As already mentioned, if something sounds too good to be true, it probably is. Scammers will often lay on the charm to build rapport and trust and then offer you the deal of a lifetime. Suddenly, they are your new best friend, solely focused on making you money. In reality, they are taking your money from you. They will often claim to promise much better interest rates than elsewhere, downplay any risks to your money and offer exclusive opportunities that are so lucrative you must keep them a secret. They will probably even claim to have dozens of happy customers, sharing success stories or reviews with you. These reviews or testimonials will be fake.

Ask yourself – “why is this person approaching me specifically with these amazing deals?”.

Nobody is that lucky, but scammers will approach people who are trusting, optimistic, and looking for a lucky break. People expecting to make a life-changing sum of money through these investment scams sadly experience life-changing consequences on the other side of the coin. As well as financial risk, these types of scams can knock the confidence of even the most optimistic and kind-hearted individuals. Please be vigilant and protect yourselves and those around you.

As well as investment scams, another increasingly popular scam to be aware of are ‘hi mum’ scams.

‘Hi, mum’ scams.

Data from research company YouGov shows that scam calls, texts and emails are a daily nuisance for one in four people, while another two in five say it occurs weekly. With scam attempts so commonplace, scammers have resorted to manipulating the parental desire to take care of their children, no matter the cost.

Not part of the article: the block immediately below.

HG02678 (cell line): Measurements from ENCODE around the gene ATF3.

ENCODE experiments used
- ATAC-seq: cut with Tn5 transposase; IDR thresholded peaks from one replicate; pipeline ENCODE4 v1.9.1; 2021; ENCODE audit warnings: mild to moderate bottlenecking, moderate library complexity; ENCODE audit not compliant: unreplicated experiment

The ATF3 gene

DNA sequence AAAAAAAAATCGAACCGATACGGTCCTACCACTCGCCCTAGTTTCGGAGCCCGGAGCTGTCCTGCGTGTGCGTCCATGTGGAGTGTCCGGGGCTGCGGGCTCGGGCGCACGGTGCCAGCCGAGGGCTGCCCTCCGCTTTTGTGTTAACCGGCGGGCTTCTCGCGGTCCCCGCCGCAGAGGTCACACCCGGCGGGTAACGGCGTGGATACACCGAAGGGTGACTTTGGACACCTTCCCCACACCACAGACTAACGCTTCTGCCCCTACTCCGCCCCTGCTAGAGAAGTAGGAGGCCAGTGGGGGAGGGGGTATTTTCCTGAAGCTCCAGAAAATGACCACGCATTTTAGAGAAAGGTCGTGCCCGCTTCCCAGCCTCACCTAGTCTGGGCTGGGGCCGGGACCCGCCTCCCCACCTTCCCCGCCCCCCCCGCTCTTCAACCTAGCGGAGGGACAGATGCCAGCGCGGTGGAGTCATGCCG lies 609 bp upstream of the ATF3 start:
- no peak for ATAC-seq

‘Hi mum’, also known as ‘friend in need’ scams, are a type of scam that is highly prevalent on Whatsapp and via SMS. The scammers typically open with a message saying something like:

“Hi, mum. It’s me.”

“I’ve smashed my phone so am messaging you from my friend’s number. I can’t get on my banking app because my phone is smashed but I urgently need to pay a bill… can you help?”

Image to show the type of message received in a 'hi mum' scam

These messages are not from a daughter or son – but in fact from a scammer.

The Action Fraud website states that between February 3 and June 21 2022, £1.5m was lost to this type of scam. Financial loss can also come with a loss of confidence for victims. Speaking with The Guardian, victims have reported feeling “stupid and embarrassed”, with the incidents making them feel vulnerable.

If you receive an unusual message from an unknown number asking for money, do not respond – even if they are claiming to be someone you know. Get in touch with the person directly via their usual phone number, social media or email.

Purchase scams.